This is perhaps one of the most common questions we receive from elderly people about reverse mortgage – what happens to it when I die? Reverse mortgage is mostly the last mortgage that people will ever need and so many Americans and their children seek answers to this question often.
Reverse mortgage allows elders to live in their houses without paying their mortgage amount until they die. But then what happens after their death? What is important to know about how reverse mortgage works is that the benefit amount is calculated on the youngest borrower’s age. Now the actual question that arises is what happens when that youngest borrower dies.
With such types of mortgages, no monthly payments are needed on the principal amount or the interest due. All of this keeps accruing until the last borrower dies or leaves the house. So this should not worry them. But they are responsible for paying any insurance and taxes that are related to the maintenance of their house. So it is technically not correct to think and assume that with reverse mortgage, there is never any expense that you will have to bear during your life time.
After death, this type of mortgage works similar to traditional or forward mortgage. If you think that after the death of the borrower, the home reverts to the bank, then that is not quite right. In the same way as forward mortgage works, in reverse mortgage as well any remaining amount left after the borrower dies, get automatically transferred to their heirs or successors. This remaining amount depends on a number of things – the amount of money the deceased borrowers had already taken out from their mortgage amount, the accrued interest over time and the value of the property at the time of transferring the dues to the heir.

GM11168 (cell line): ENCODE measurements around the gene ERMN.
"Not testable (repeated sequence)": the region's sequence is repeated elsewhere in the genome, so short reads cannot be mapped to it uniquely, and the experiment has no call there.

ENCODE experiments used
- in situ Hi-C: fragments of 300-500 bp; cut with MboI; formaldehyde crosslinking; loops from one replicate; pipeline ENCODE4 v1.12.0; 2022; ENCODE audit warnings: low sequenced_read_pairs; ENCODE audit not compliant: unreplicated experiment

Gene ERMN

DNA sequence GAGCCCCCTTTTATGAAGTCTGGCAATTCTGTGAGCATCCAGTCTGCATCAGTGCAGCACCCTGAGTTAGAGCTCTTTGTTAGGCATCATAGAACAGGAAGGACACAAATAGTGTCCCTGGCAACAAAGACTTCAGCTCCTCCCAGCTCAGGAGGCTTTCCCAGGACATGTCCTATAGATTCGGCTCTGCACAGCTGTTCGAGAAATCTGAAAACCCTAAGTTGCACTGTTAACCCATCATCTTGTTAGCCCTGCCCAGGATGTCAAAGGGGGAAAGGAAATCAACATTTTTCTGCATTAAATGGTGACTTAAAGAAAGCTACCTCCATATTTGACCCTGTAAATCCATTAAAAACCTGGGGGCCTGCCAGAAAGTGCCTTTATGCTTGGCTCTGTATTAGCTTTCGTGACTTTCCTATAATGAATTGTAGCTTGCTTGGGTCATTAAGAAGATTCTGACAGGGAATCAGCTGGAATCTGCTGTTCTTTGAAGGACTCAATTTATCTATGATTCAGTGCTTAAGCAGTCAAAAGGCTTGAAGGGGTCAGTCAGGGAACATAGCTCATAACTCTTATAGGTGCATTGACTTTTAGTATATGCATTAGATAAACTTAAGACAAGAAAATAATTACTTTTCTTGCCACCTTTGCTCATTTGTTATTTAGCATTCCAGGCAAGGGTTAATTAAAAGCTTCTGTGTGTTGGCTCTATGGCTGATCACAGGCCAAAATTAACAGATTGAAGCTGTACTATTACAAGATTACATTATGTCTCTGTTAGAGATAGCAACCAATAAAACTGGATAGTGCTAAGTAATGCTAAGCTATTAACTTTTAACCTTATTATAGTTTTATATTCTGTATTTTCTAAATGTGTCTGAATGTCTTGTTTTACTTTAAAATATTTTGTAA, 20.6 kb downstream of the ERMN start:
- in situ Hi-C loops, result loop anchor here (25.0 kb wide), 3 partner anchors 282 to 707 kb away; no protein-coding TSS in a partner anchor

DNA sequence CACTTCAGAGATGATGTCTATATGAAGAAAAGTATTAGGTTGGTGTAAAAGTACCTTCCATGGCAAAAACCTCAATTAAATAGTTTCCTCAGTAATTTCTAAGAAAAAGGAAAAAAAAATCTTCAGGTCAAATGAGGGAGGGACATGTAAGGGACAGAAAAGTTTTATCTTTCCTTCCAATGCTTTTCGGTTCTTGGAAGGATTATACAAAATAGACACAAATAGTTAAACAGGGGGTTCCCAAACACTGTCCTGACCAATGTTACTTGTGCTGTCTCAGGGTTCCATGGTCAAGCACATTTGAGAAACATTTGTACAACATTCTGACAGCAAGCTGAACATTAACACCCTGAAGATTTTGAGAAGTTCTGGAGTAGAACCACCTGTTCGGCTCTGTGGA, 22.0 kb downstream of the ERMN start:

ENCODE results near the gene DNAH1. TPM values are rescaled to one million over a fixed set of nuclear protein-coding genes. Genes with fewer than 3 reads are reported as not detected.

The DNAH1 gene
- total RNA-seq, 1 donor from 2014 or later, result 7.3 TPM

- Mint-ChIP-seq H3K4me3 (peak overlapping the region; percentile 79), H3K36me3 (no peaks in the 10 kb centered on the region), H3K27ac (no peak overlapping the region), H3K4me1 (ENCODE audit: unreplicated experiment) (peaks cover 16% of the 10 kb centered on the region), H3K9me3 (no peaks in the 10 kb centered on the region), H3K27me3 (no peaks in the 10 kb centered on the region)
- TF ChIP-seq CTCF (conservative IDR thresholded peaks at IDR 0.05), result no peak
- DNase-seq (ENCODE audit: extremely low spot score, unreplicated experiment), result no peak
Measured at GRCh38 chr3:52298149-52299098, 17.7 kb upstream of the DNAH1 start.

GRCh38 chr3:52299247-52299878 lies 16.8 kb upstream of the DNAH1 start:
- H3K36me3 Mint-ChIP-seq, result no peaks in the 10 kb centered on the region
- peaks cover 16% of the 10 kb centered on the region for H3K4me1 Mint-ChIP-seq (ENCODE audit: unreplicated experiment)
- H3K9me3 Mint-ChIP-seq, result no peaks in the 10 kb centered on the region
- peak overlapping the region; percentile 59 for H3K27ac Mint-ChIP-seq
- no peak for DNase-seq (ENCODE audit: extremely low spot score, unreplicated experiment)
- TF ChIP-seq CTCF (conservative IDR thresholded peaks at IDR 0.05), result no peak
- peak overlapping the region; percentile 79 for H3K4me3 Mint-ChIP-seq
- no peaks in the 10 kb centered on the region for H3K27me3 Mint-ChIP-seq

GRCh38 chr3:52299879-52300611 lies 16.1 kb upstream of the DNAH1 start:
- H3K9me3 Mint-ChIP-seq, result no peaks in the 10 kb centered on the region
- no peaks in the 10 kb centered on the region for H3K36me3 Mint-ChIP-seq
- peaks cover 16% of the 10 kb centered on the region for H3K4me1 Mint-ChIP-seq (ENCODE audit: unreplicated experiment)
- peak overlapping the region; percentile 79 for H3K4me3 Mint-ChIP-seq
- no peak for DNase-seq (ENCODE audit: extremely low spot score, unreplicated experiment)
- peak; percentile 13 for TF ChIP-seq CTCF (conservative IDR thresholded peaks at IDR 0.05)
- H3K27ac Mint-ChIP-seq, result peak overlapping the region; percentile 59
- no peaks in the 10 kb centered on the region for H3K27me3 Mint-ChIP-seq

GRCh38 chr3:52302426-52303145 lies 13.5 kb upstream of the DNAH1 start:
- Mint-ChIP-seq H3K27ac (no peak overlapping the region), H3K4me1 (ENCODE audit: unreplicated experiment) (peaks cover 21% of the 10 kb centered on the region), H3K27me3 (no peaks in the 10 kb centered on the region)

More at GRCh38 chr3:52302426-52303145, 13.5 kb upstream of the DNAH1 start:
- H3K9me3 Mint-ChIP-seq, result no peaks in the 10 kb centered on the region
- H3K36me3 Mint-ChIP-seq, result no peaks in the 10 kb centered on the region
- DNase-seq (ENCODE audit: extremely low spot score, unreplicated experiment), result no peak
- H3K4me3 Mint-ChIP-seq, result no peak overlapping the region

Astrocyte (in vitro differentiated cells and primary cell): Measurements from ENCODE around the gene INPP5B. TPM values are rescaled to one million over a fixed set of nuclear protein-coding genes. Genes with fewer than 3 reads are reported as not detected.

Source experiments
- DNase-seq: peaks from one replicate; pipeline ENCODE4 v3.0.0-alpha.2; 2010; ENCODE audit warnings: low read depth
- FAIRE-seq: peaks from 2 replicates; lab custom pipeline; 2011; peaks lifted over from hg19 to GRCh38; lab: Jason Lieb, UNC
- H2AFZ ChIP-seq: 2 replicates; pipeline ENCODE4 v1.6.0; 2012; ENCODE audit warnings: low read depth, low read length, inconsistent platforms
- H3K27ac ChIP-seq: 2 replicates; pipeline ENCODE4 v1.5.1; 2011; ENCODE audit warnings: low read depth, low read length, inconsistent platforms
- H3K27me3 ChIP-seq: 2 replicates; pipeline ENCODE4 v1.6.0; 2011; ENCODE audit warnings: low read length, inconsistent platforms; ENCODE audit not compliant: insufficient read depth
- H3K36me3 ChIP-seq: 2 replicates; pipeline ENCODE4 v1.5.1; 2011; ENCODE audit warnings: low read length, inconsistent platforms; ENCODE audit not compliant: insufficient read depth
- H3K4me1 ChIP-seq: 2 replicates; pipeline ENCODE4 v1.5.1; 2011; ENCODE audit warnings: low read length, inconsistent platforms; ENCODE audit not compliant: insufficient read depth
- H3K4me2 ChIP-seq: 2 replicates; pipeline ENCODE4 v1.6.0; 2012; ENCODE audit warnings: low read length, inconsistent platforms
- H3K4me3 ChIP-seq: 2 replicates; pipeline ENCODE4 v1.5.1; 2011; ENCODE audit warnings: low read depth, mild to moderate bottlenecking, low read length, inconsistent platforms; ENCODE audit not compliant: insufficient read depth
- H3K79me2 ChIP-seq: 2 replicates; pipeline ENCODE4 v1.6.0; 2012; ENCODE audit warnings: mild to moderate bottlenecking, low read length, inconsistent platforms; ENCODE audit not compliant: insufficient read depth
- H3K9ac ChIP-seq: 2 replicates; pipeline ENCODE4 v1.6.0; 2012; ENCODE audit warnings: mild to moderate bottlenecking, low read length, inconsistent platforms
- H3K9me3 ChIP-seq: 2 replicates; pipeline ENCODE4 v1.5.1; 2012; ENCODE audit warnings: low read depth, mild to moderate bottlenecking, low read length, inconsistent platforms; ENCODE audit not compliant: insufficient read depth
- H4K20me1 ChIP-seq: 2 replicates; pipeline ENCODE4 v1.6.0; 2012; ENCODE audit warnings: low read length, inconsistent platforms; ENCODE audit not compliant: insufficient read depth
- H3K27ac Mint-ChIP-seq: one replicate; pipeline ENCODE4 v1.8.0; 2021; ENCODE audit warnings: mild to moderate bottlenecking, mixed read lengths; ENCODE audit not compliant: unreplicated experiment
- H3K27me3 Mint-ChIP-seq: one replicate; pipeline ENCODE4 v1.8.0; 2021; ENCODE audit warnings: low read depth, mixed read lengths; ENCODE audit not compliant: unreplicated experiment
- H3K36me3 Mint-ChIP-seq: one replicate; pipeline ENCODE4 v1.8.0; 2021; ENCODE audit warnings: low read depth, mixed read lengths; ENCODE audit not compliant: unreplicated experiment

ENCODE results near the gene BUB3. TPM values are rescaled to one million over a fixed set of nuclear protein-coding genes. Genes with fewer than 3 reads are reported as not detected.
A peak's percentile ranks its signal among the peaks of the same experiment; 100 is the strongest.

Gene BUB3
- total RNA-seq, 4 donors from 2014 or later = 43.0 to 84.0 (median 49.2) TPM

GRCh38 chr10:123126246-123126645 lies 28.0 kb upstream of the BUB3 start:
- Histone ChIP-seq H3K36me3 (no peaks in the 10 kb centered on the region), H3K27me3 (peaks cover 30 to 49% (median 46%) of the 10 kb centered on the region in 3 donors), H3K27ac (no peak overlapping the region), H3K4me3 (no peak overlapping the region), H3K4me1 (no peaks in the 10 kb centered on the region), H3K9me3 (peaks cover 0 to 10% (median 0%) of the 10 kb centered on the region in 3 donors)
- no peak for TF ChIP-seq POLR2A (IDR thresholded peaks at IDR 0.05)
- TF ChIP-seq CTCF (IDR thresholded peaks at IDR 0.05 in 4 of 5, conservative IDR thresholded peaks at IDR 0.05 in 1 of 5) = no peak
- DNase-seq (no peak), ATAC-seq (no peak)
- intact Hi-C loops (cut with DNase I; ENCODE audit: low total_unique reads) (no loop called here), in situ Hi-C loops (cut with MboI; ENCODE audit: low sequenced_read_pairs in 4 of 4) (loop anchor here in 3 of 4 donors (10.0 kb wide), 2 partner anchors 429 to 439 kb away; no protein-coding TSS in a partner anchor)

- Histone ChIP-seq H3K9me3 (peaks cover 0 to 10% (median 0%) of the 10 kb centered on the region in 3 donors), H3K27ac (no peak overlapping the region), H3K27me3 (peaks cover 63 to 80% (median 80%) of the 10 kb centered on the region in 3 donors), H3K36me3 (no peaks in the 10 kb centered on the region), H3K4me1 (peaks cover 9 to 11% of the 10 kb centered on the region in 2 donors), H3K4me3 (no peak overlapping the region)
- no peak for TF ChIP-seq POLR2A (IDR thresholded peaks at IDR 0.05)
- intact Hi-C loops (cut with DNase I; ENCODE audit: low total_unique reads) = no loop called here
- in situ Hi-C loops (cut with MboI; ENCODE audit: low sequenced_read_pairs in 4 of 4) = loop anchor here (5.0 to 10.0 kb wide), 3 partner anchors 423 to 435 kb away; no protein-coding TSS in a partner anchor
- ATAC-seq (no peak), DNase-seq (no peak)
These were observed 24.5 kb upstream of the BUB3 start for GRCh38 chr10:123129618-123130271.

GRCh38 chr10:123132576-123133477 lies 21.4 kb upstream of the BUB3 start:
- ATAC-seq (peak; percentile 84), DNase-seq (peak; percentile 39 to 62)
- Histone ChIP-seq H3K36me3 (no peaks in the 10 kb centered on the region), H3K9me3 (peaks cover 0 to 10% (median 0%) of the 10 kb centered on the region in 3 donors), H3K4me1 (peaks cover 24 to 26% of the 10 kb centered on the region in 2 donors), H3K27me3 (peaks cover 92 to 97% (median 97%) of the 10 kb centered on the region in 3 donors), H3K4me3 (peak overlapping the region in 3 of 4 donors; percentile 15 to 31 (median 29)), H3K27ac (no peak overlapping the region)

The market value of the property can either be high or low at the time of valuation. So imagine the market to be really depressed at the time of the borrower’s death. In this case if the borrower had already taken more cash out of their reverse mortgage than what the property is worth currently, there will be no equity left in the house. But then this is not something peculiar to reverse mortgage and this is how all types of mortgages really work.
When the property is passed on to the heirs after the borrower’s death, the heir then has to decide if they would like to keep the property or sell it off. If they decide to retain the property, they must get a new loan as refinance and pay the balance off to the bank. If they decide to sell the property off, they will have to inform the lender of the reverse mortgage of their decision to do so as soon as possible.
To conclude, here are some myth busters on how reverse mortgage behaves after the death of a borrower:
- The property does not belong to the bank after the borrower dies. It gets transferred to their heirs.
- The heirs have full right to either retain the property or sell it off.
- The heirs have a period of 12 months to make this decision and must communicate to the servicer of the mortgage about their decision.
- This mortgage is due only after the death of the last remaining borrower.
- Borrowers still need to pay their taxes and any insurance on the house while they live in the property.